Interesting Stats about Remote Work

  1. 77% feel they are more productive than when they work in the office.
  2. 24% were willing to work longer hours than normal to accomplish more.
  3. 30% accomplished more in less time.
  4. 52% were less likely to take time off when working remotely.
  5. Offeringremote work options reduced employee turnover, and “job attrition rates fell by over 50 percent,” Stanford University
  6. Companies of all sizes report significant decreases in operating costs. Two examples from big companies: Aetna (where some 14,500 of 35,000 employees don’t have an “in-office” desk) shed 2.7 million square feet of office space, saving $78 million. American Express reported annual savings of $10 million to $15 million thanks to its remote work options.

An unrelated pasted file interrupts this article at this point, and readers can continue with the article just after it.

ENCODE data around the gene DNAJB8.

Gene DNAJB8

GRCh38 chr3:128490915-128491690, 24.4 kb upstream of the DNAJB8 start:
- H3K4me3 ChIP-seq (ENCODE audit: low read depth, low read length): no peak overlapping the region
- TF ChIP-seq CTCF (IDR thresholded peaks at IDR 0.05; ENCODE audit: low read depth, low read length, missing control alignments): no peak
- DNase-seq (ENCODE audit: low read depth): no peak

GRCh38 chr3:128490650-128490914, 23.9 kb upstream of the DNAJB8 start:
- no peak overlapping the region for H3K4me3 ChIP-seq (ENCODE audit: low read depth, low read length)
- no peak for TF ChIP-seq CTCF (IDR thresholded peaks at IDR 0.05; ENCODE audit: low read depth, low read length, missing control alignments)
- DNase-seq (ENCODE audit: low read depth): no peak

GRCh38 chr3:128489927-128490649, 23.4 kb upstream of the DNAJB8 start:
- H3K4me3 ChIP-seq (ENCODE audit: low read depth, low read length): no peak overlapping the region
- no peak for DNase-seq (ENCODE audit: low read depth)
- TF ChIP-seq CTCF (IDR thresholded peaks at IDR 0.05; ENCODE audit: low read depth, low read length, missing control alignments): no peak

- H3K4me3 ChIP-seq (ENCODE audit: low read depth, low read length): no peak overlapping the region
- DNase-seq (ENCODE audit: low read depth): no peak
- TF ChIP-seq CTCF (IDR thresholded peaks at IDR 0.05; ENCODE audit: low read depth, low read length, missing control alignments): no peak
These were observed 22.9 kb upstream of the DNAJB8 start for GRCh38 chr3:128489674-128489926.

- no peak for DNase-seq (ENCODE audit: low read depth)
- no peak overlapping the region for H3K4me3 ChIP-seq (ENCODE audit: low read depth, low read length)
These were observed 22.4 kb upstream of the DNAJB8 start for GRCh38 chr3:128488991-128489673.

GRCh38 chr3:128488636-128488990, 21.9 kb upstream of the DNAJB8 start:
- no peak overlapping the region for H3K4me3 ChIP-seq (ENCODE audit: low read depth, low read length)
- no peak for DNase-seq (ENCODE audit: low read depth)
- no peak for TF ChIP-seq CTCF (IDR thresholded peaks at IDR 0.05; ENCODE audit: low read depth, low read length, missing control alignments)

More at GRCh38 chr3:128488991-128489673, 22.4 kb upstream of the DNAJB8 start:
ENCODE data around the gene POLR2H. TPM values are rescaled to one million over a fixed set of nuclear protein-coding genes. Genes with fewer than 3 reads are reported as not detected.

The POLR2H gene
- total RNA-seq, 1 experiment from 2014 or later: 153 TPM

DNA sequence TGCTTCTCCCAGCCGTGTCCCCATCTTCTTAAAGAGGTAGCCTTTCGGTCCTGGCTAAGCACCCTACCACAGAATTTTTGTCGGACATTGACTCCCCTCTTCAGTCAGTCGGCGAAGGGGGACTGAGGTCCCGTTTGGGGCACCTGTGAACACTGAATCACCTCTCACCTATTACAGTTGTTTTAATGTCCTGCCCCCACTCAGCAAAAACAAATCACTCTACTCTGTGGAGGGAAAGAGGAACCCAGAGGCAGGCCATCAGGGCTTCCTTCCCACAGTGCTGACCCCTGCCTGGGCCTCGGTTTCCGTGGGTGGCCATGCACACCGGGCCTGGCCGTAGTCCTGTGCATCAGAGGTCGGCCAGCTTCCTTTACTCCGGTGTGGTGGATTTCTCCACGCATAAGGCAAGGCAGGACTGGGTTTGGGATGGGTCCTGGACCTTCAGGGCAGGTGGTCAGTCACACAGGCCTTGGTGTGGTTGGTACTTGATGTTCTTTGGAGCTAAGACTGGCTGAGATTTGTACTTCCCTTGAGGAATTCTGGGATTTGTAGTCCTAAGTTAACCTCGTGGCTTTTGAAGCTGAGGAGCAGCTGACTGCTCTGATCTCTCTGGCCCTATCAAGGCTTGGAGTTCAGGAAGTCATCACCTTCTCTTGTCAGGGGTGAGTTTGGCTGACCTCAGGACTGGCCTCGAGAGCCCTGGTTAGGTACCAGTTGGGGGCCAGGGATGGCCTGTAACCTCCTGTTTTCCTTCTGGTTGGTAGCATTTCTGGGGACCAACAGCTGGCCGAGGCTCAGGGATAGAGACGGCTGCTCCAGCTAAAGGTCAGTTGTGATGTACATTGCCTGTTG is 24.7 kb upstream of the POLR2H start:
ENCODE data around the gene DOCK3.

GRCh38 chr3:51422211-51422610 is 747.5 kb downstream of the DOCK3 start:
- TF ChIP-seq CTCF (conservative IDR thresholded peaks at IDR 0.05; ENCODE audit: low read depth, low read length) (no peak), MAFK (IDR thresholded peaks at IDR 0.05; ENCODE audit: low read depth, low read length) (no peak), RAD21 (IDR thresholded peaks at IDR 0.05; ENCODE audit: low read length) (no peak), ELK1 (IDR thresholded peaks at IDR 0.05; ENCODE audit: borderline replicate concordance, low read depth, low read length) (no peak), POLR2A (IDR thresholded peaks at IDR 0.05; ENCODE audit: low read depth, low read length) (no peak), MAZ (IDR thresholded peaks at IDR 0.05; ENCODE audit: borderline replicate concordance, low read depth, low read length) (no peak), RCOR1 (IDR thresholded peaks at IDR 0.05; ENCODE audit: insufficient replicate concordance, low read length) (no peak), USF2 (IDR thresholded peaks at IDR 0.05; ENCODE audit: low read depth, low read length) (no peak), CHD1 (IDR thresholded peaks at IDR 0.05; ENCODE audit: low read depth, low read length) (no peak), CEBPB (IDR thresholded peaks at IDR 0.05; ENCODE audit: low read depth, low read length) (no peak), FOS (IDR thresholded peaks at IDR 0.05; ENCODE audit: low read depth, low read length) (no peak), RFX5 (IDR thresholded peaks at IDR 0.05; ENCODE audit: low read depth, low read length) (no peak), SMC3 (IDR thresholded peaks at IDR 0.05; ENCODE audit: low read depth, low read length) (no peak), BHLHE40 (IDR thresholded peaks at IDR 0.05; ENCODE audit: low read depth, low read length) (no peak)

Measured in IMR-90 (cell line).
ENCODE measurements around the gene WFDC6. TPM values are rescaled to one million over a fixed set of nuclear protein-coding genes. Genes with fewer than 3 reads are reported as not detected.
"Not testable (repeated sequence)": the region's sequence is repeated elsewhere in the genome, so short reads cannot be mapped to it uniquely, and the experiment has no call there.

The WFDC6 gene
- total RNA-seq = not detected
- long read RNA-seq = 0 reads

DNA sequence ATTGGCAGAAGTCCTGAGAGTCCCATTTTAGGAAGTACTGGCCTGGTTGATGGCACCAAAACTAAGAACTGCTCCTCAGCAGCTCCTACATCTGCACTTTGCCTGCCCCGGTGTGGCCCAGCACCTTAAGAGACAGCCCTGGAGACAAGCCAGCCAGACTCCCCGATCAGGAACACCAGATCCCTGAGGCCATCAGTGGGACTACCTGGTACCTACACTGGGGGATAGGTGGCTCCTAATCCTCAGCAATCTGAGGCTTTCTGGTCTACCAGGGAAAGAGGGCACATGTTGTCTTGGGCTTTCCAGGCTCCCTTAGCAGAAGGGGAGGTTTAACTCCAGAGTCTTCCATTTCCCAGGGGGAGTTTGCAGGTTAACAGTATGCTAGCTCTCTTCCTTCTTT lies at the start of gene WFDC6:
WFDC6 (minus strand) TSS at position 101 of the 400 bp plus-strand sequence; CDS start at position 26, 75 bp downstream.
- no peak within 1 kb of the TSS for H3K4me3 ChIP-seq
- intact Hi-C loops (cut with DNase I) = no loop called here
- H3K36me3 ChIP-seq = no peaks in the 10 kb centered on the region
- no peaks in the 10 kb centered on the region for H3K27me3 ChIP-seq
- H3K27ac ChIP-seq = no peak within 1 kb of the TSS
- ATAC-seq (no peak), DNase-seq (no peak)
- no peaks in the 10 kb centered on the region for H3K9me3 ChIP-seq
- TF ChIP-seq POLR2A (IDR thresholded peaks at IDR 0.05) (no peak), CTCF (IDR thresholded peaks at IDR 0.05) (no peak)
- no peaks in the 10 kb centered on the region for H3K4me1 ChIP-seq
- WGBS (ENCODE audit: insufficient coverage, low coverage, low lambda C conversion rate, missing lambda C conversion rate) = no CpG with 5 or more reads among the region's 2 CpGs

7. Remote workers are often more engaged with colleagues and supervisors than in-office workers, Harvard Business Review.


Article researched and copy written by Laughing Fox Designs, which exists to provide web design and social media support to small businesses that need creative solutions.  ©2017 All Rights Reserved

Mobile Marketing Business Strategy for 2017

Well into 2017, this is a perfect time to review your small business current marketing strategies and renew your marketing efforts!

Whether you have all the time and money in the world or are stretched for time and on a shoe string budget, we have several marketing tactics you can implement to boost your marketing strategies!

Mobile Marketing